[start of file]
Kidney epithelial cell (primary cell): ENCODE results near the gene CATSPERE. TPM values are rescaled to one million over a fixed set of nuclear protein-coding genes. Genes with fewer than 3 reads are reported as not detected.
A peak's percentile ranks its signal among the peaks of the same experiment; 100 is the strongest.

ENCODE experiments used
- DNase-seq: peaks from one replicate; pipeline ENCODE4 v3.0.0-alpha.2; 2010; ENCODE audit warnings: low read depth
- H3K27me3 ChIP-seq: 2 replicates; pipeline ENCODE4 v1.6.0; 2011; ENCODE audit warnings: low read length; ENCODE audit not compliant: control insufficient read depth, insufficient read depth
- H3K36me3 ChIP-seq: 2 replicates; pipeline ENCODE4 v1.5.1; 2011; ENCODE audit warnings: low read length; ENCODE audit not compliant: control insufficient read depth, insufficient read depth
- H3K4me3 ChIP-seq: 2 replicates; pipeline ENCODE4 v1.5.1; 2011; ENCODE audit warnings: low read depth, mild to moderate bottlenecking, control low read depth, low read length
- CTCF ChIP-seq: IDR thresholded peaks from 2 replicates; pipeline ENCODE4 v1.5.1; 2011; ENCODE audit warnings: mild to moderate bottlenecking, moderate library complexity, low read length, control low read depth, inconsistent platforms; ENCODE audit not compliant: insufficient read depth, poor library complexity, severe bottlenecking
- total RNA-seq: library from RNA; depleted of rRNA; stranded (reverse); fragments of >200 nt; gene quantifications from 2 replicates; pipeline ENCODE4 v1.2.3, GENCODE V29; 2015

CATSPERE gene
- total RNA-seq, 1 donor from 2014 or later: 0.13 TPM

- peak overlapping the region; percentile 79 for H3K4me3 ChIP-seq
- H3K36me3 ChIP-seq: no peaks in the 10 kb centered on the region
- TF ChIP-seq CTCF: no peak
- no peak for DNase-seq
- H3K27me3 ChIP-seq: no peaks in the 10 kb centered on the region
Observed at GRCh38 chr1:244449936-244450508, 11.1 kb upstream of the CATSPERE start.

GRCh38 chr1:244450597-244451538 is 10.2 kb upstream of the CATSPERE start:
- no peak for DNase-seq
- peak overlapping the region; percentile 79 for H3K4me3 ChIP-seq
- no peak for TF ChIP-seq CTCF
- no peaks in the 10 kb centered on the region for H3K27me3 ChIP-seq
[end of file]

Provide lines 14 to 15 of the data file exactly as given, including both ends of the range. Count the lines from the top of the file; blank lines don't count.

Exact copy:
- TF ChIP-seq CTCF: no peak
- no peak for DNase-seq